Knowing both Dong Zhou and Lu Bu to be petty and vain, he sent his daughter, the songstress Diao Chan to Zhou to take as a wife. Zhou was most happy to accept, yet little did he know Diao Chan was to be his downfall. Diao Chan had been sent to the despot under strict instruction to ensnare both Dong Zhou and Lu Bu in her feminine wiles. Marrying Zhou and entangling herself in an affair with Lu Bu, she drove the latter to slay the despot out of jealousy.
With the tyranny of Dong Zhou eliminated, the coalition began to crumble. Sun Jian, having found and hidden the Imperial Jade Seal, made war with Liu Biao and was killed in an ambush. Gongsun Zan, worried that Yuan Shao would attempt to seize power for himself, moved his forces to engage him. Meanwhile, Cao Cao bent himself towards the pursuit and elimination of Lu Bu.
With the death of the tyrant, the empire found itself not restored, but rather, caught in a vacuum of power that ambition rushed to seize.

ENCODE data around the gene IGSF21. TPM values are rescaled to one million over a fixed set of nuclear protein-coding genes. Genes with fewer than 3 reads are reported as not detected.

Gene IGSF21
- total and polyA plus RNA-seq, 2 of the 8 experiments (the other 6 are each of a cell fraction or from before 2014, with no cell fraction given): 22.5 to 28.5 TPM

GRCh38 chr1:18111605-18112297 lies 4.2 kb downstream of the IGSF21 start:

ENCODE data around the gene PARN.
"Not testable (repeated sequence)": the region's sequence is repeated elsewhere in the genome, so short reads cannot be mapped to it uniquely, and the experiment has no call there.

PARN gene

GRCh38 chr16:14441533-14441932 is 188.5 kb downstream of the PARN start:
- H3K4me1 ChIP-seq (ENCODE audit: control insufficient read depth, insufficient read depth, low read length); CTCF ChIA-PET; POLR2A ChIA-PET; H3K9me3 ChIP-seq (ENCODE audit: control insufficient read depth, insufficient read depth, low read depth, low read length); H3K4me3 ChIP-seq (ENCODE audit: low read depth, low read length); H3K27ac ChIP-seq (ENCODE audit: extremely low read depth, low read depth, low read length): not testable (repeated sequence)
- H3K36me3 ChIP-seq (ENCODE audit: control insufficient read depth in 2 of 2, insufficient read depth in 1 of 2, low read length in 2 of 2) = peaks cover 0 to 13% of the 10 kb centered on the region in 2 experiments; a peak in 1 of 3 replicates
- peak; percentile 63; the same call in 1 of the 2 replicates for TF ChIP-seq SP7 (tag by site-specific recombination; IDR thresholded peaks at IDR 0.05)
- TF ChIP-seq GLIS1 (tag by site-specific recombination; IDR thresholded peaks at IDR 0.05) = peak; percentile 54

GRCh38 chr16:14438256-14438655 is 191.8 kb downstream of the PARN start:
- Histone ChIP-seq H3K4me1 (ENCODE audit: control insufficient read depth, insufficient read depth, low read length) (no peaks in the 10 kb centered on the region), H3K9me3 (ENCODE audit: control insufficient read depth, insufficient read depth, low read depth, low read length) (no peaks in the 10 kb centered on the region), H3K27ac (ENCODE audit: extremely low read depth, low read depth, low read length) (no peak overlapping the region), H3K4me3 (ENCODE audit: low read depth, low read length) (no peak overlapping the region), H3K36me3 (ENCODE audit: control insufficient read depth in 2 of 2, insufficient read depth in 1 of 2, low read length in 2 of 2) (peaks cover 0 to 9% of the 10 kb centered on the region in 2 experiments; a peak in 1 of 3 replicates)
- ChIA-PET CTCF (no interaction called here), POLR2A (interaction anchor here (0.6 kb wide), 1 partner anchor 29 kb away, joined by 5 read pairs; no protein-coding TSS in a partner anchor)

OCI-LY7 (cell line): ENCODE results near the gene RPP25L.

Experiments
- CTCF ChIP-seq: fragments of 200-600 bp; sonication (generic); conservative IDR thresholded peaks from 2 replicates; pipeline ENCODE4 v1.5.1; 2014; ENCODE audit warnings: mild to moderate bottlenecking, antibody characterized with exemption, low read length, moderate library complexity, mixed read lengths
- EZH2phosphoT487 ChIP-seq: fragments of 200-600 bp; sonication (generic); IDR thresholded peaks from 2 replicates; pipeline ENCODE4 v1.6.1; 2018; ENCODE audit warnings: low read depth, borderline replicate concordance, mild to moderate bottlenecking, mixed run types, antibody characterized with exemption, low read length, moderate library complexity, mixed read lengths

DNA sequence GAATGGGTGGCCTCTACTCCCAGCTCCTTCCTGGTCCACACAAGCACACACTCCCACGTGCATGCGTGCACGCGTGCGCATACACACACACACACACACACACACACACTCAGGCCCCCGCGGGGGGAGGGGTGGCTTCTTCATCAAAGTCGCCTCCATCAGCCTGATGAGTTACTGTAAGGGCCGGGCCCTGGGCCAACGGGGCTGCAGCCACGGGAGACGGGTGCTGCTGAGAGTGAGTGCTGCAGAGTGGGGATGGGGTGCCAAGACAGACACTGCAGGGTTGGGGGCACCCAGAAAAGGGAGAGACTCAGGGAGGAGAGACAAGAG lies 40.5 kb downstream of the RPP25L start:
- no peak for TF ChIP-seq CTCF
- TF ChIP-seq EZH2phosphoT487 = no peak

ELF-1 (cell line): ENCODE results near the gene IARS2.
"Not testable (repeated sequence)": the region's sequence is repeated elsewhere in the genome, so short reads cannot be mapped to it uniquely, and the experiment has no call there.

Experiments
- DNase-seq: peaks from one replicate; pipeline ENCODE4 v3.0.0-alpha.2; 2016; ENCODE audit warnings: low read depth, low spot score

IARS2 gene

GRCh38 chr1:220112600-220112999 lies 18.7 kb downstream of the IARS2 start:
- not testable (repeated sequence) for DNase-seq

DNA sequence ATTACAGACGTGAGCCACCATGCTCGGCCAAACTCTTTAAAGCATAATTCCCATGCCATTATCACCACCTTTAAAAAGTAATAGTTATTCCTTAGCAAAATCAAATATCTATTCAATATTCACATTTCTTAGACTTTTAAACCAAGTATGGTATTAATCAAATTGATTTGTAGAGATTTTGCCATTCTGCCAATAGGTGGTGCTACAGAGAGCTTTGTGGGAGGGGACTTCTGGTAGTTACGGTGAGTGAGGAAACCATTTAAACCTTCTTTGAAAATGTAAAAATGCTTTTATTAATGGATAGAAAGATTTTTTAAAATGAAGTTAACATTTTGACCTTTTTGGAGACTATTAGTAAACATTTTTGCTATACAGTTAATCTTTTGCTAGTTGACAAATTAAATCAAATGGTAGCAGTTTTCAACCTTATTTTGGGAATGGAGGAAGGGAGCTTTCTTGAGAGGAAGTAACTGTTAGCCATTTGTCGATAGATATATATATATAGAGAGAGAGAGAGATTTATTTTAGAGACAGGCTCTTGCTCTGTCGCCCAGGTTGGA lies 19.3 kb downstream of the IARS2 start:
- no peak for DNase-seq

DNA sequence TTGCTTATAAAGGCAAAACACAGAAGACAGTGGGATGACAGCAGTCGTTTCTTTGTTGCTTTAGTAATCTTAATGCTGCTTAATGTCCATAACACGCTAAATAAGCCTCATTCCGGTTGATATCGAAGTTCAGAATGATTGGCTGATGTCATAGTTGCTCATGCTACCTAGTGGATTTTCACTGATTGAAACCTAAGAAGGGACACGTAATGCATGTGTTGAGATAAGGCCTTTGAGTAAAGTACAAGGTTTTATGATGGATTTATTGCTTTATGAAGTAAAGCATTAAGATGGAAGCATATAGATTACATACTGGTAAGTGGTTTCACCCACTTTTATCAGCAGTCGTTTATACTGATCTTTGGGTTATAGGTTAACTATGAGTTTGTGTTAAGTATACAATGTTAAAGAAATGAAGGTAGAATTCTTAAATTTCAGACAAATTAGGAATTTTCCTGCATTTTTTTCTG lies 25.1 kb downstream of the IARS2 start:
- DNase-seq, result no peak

1. He Jin had ample reason to enter the imperial chambers, in addition to his position, he was brother to the Imperial Mother. Thus, his death at the hands of the eunuchs was doubly enraging to his men.
2. Emperor Shao reigned from May 15 to September 28 of that year.
3. Lu Bu's Red Hare horse was, in all likelihood, not red at all. "Chi tu ma," the phrase used to describe the horse, indicates simple a horse that is good for hunting hares.
Sources: Romance of the Three Kingdoms -- Luo Guanzhong, translated by Moss Roberts